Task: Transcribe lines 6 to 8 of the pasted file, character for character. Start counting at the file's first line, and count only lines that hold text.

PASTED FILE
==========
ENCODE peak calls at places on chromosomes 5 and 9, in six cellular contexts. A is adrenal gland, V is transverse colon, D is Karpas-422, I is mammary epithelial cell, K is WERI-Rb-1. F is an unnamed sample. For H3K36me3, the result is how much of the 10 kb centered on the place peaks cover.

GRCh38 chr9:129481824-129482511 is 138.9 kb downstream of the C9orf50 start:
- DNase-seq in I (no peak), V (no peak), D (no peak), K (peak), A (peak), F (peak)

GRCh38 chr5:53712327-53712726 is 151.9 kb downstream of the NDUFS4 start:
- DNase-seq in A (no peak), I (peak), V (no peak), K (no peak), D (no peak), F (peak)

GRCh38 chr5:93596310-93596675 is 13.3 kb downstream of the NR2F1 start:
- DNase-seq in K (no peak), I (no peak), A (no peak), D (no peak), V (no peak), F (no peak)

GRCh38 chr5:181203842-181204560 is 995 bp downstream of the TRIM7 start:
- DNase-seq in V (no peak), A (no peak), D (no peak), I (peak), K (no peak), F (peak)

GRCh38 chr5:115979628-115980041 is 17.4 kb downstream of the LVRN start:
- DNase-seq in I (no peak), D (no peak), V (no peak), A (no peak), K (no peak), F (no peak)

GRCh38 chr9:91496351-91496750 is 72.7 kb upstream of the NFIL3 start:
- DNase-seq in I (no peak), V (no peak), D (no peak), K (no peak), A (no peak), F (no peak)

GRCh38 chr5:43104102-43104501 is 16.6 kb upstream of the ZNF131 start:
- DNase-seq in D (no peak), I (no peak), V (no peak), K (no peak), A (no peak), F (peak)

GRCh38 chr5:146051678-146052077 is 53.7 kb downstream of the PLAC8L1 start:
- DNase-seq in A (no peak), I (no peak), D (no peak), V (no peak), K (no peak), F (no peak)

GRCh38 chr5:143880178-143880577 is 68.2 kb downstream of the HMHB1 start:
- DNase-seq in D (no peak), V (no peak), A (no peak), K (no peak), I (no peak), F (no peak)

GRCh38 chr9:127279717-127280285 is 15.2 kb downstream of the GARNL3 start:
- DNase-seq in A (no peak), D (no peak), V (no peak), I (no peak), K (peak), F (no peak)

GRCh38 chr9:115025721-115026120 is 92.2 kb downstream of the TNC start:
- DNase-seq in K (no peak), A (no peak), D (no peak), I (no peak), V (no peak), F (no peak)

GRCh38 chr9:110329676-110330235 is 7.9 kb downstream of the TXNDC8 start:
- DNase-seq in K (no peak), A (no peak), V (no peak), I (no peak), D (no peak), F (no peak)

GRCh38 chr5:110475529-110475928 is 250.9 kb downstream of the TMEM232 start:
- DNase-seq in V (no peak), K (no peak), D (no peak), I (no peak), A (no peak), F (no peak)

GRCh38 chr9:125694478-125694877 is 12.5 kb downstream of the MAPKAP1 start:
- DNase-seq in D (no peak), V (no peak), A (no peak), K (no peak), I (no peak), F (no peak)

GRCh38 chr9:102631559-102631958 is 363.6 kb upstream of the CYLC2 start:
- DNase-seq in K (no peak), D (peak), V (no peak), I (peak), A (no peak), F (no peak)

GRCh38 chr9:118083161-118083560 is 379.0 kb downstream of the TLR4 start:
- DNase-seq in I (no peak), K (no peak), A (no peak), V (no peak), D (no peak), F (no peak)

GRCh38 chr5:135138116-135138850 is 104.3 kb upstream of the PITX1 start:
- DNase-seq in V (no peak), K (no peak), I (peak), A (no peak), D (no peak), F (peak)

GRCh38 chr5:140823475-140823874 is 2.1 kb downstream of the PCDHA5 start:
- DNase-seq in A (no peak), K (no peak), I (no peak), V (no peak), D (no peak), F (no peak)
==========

GRCh38 chr5:93596310-93596675 is 13.3 kb downstream of the NR2F1 start:
- DNase-seq in K (no peak), I (no peak), A (no peak), D (no peak), V (no peak), F (no peak)

GRCh38 chr5:181203842-181204560 is 995 bp downstream of the TRIM7 start: